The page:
Buddhism is one of the world’s most exceptional religions that existed for more than 2500 years (Khan, 2020, n.p). The religion founds its basis on the teachings of Siddhartha Gautama. However, the teachings of the faith remain controversial because the original teaching did not exist come from oral sources Documents making its interoperations rely on oral representations of the teachers. Buddha’s thoughts about the issue of free will lead many people to think that it occurred as a categorical error (Javanaud, 2018, pg.633). The emergence of a new religion, particularly in Asia or Europe, brings a challenge that the first few individuals pose challenges that bring about dilemmas or counterarguments that will remain topics for discussions even after the religion has taken root. The philosophical influence, whether negative or positive, will continue to affect the domains and application of the said religion. Unlike other religions and most philosophies, the historical Buddha did have a written record of their teaching but passed them down orally to younger generations. The lack of written or documented records of the teachings of the Buddha forms the primary reason why Buddhism has so many interpretations concerning religion.
This paper will detail and analyse the Eightfold Path which forms the basis of Buddhism and how followers of that doctrine construct their lives according to it. It will detail the reasons for the formulation of such a path, and why followers of Buddhism use it to attain their goal of ‘Nirvana’. The points the paper makes will be supported by references to Buddhist texts themselves, as well as to scholarly articles and other reading materials related to the subject matter. Some comparisons will also be made in how its perceptions of the nature of reality contrast with more openly theist religions, specifically Christianity. The nature of the Eightfold Path as a route map and guide rather than a prescriptive instruction book will also be explored.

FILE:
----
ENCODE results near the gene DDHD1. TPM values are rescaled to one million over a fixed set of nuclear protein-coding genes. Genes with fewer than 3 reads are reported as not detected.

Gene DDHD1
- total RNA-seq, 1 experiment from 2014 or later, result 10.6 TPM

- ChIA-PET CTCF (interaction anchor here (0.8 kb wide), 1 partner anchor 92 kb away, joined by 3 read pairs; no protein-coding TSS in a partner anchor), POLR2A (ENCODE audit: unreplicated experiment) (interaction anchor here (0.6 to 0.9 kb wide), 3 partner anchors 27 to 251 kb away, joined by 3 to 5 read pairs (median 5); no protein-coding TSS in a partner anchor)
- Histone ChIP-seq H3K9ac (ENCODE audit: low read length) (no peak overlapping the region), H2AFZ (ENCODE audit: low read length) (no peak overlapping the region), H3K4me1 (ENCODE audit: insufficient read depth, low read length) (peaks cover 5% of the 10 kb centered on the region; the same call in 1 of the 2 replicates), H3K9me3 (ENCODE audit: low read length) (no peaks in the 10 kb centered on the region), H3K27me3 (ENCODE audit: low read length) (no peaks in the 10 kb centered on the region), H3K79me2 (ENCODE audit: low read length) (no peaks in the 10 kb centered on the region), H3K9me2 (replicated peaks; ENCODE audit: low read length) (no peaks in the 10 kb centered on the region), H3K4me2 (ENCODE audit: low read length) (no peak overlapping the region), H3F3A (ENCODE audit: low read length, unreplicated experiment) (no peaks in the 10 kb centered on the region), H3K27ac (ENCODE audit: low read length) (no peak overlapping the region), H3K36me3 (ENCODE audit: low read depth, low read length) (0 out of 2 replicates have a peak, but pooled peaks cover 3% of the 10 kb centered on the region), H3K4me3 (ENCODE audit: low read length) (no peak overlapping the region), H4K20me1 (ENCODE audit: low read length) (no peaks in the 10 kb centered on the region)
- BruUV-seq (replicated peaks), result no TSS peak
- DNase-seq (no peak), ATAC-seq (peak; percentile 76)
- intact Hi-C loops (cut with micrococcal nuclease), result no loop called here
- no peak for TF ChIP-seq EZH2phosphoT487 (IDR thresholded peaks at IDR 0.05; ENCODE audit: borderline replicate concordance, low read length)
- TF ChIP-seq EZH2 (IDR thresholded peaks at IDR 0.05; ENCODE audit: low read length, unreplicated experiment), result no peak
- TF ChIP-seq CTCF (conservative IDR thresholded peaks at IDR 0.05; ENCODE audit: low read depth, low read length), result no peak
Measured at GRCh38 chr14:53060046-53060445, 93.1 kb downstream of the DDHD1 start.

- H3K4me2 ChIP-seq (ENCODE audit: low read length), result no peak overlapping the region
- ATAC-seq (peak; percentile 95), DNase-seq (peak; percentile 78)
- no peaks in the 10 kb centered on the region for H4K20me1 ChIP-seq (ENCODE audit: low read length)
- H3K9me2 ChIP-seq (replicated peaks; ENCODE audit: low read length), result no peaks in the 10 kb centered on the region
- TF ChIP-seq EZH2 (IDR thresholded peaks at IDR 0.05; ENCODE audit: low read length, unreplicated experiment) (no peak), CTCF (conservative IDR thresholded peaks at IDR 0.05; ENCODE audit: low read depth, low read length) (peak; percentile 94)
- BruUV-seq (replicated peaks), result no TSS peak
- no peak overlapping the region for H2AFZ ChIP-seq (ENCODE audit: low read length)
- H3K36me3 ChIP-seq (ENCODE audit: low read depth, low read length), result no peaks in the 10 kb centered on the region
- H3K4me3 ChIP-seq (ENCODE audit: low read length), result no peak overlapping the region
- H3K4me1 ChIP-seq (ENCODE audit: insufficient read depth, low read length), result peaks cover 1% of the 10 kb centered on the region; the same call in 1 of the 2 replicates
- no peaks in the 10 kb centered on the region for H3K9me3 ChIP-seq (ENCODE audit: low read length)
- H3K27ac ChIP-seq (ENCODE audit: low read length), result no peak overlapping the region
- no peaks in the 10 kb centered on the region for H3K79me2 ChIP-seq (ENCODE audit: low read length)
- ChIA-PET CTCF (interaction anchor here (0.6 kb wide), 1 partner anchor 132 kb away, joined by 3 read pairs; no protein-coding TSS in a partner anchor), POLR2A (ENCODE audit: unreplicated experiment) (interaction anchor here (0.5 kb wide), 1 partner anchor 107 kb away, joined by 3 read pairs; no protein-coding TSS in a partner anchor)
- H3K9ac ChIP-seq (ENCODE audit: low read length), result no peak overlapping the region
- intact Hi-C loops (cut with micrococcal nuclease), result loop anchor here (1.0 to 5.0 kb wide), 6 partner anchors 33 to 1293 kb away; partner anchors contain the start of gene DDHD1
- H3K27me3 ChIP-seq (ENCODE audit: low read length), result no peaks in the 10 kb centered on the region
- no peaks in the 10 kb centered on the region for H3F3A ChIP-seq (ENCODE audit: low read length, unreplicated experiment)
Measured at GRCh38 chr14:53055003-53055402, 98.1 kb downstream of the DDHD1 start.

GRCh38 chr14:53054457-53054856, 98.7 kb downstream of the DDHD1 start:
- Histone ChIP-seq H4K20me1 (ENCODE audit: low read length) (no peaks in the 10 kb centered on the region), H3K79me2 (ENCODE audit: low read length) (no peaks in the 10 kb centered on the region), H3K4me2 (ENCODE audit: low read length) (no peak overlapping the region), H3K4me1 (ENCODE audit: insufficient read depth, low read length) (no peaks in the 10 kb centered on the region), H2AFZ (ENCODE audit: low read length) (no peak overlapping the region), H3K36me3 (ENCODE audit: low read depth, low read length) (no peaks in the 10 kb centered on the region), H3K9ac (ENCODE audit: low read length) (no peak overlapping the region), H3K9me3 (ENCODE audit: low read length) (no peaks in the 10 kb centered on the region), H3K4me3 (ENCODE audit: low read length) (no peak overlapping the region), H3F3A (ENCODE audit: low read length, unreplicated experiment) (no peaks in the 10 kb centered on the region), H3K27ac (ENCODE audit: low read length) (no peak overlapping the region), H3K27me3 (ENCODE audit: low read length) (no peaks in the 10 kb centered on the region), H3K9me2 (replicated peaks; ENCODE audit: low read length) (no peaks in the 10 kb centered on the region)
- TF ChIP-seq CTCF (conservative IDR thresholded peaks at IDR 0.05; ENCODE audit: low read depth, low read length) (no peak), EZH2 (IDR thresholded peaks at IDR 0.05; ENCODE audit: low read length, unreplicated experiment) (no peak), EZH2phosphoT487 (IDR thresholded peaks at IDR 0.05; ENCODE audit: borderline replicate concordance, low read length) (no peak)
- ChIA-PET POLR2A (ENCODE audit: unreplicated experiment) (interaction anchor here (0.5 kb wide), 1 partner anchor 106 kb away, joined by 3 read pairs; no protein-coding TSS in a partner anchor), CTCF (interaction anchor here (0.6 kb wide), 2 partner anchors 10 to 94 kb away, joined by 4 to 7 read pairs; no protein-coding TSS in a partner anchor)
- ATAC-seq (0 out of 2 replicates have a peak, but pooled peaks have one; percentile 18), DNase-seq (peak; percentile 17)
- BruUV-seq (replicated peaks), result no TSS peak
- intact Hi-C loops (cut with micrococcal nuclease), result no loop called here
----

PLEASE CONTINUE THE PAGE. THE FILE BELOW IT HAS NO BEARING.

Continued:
Masks have been used for a variety of purposes by many different people throughout history. Masks are often used to represent deities or spirits; in many cases, wearing masks during certain rituals is believed to allow the wearer of the mask to actually embody the spirit of the deity, or to become that deity during the ritual. This is true in the case of Mahakala, a deity that is worshipped both by members of the Hindu faith and by followers of Buddhism. There are a variety of ways that Mahakala is represented in physical forms. Statues and masks are commonly used to represent Mahakala, and devotees of certain sects of Buddhism often have Mahakala statues in their homes. Masks that represent Mahakala are used in a number of Buddhist rituals, including dances and parades. The following discussion will focus primarily on Mahakala in the context of Buddhism, and how this figure is used in ritual dances and other manifestations of this significant and important deity.